SHARMINI PERIES Vijay, China has clearly stated it’s carrying on business as usual with Iran in terms of oil, in spite of the US economic sanctions against Iran. Also, Germany and the EU are trying to find ways to continue to do business with Iran. Obviously, even with the constraints that Russia is feeling, they’re going ahead, and you’ve so clearly stated here that Japan is also in that camp. Yet, the US is escalating their economic war against Iran, daily. I mean, the sad situation was that when there was terrible floods in Iran, the Red Cross wasn’t able to mobilize the way they would in another country because of these economic sanctions. What do you make of the current sanctions, and will these other forces who challenge the US, in terms of the implementation of those sanctions, will they win out here?

VIJAY PRASHAD Well, an important person in Beijing, a professor who is one of the leaders in formulating Chinese thinking about the world, said late last year that by the year 2023, we will no longer be living in a unipolar world, nor will we be in a multipolar world, but we’ll be in a bipolar world. What he was suggesting was that you are now seeing the emergence of two major powers that are contesting not only territory, but contesting the idea of how the world order should be managed, and obviously, these two powers are the United States and China. The US moves against China, whether it’s the trade war that Mr. Trump has put in place, or this attack on Iran, which has got a lot to do with Chinese authority over Eurasia. I think this is another indication, in other words, the Iranian situation is another indication of this bipolarity, emergence of bipolarity, and the American attempt to prevent it. I mean, look, for the Europeans, for the Germans and others, it’s clear that they want Iran to continue to provide them with fuel. That’s their solitary interest and much the same for Japan, but the Chinese have another interest.

It’s not merely about the provision of oil and natural gas to China, but Iran plays a very important geographic role for the Chinese project of the Belt and Road Initiative. I mean, if Iran is no longer part of it, China’s attempt to build a massive rail and road infrastructure and a port infrastructure–You’ve got to remember that the Chinese have ports in the Indian Ocean trying to link this region. It’s called the String of Pearls strategy. The String of Pearls, the Belt and Road, all of this requires Iran to be a stable country so that the roads and rail lines can run through Iranian territory, all the way into Europe. That’s part of the Belt and Road Initiative. You’ve got to see, this pressure on Iran, in particular, it’s not just about Israel and the fears of Iranian aggression in the areas, as they put it. It’s not just that. It’s also, I think, a very powerful way for the United States to challenge the Belt and Road Initiative, which is largely a fait accompli across Eurasia. That’s the reason why the Chinese, I think, are so obstinate and stubborn about this. You know, they’re not going to walk away from their partnership with Iran. It’s not just about buying oil. It’s also about developing the infrastructure for the Belt and Road and String of Pearls initiatives.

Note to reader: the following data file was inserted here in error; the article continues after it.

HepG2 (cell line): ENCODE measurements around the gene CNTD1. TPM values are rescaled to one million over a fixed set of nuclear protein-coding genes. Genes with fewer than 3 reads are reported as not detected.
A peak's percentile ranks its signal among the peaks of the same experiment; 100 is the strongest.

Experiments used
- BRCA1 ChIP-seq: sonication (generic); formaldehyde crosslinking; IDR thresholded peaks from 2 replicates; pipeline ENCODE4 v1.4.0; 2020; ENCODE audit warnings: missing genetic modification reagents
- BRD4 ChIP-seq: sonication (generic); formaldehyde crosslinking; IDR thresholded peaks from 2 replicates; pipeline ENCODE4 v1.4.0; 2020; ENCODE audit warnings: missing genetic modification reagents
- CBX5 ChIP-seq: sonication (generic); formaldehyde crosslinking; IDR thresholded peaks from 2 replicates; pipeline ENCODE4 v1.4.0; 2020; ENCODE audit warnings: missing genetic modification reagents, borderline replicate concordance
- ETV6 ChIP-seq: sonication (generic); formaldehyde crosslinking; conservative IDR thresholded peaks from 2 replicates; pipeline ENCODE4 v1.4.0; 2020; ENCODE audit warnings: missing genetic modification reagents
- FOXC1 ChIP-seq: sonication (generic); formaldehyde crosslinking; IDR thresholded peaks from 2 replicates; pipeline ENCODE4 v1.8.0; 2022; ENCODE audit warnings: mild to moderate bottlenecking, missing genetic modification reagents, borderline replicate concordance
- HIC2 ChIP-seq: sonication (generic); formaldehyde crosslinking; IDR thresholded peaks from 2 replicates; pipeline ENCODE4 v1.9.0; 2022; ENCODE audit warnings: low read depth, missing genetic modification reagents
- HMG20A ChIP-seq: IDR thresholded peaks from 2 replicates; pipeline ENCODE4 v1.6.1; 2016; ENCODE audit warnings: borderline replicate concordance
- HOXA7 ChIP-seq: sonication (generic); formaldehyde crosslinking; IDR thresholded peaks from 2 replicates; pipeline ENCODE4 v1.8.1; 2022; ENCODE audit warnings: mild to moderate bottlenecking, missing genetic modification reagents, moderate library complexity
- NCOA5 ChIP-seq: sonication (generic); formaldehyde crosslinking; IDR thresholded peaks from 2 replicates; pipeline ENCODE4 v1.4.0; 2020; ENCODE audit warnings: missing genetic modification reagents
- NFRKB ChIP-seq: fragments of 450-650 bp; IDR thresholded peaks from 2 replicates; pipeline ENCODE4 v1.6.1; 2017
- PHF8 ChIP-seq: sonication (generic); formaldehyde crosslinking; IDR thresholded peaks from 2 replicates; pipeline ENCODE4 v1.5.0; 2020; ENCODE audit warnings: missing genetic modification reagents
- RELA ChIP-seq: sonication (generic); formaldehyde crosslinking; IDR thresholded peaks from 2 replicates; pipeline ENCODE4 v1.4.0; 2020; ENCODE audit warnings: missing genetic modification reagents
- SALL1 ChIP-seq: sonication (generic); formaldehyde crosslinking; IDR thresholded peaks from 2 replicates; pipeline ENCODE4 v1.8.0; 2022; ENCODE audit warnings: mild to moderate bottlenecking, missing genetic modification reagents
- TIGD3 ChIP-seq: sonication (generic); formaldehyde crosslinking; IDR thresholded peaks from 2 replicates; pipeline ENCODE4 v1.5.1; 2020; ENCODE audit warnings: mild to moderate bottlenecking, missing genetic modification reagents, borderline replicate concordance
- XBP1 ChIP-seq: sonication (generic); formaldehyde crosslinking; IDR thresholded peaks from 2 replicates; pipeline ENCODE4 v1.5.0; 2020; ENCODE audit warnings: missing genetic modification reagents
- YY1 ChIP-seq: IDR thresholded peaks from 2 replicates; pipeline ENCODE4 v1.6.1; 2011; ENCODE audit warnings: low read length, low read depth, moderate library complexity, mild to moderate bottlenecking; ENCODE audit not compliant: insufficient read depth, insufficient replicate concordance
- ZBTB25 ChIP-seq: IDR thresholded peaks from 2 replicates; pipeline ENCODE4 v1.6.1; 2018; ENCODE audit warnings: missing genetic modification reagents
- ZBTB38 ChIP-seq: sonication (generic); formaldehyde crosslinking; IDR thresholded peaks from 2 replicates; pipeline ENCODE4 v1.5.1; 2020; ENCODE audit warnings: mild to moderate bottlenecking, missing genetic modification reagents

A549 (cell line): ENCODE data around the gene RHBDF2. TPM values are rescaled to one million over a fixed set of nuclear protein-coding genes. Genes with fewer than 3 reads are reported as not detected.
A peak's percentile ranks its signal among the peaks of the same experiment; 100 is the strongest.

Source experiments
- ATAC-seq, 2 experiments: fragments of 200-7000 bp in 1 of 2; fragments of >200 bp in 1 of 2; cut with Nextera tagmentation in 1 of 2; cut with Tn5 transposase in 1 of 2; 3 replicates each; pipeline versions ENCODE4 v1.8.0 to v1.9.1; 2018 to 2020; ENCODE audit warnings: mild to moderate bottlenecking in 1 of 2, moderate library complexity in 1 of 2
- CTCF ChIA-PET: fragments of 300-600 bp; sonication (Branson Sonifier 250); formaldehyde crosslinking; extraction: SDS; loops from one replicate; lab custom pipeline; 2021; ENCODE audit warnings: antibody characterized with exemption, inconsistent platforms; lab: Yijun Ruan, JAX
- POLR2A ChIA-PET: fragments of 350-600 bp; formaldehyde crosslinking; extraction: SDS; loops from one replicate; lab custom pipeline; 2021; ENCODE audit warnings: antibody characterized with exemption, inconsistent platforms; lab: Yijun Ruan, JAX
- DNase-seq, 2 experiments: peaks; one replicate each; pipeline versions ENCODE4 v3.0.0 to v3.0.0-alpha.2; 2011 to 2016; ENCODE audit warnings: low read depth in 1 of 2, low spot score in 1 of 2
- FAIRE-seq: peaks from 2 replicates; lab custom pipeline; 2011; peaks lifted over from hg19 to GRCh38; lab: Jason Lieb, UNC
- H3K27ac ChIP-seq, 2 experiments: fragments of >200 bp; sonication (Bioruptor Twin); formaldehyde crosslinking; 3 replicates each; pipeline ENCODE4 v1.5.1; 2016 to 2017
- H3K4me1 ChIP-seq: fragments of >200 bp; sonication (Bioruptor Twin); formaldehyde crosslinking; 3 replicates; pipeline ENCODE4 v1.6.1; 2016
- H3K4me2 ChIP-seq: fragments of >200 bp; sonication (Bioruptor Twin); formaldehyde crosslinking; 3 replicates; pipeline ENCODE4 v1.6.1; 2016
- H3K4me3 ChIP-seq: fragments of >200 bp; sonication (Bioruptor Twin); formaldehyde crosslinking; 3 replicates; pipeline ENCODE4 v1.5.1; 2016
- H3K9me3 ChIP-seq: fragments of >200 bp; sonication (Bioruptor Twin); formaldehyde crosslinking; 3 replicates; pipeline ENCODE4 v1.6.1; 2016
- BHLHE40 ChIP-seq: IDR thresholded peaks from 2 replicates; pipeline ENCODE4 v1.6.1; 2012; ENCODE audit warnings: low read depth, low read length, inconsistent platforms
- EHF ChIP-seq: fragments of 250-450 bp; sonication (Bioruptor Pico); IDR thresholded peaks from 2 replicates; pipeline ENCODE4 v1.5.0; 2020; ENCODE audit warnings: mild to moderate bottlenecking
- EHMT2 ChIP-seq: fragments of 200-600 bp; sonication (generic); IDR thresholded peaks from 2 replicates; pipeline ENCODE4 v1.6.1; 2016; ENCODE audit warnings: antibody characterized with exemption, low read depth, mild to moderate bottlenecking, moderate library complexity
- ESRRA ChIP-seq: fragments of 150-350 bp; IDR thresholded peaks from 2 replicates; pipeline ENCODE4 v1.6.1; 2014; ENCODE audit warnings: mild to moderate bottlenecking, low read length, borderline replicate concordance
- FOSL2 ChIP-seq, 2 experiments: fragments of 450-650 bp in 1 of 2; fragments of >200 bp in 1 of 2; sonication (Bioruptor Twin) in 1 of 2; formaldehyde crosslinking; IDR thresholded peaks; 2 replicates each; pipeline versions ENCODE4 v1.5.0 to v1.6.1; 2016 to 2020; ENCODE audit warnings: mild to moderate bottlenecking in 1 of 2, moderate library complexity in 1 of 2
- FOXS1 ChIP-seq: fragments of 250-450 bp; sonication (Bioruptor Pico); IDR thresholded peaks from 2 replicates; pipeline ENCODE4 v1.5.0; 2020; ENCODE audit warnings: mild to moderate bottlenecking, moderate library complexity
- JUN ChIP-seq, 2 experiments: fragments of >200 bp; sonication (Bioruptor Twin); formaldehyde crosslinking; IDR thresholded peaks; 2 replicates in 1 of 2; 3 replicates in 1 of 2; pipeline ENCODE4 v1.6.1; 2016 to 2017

SHARMINI PERIES All right. We’ll leave it there for now, Vijay, but I thank you so much for taking us around the world here. Of course, there is the BRICs countries, and where countries like Brazil and India would, of course– where they would locate themselves in this Iran question is also interesting, but we can take that up another time. I thank you so much for joining us.

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Vijay Prashad is an Indian historian, editor, and journalist. He is a writing fellow and chief correspondent at Globetrotter. He is an editor of LeftWord Books and the director of Tricontinental: Institute for Social Research. He is a senior non-resident fellow at Chongyang Institute for Financial Studies, Renmin University of China. He has written more than 20 books, including The Darker Nations and The Poorer Nations. His latest books are Struggle Makes Us Human: Learning from Movements for Socialism and (with Noam Chomsky) The Withdrawal: Iraq, Libya, Afghanistan, and the Fragility of U.S. Power.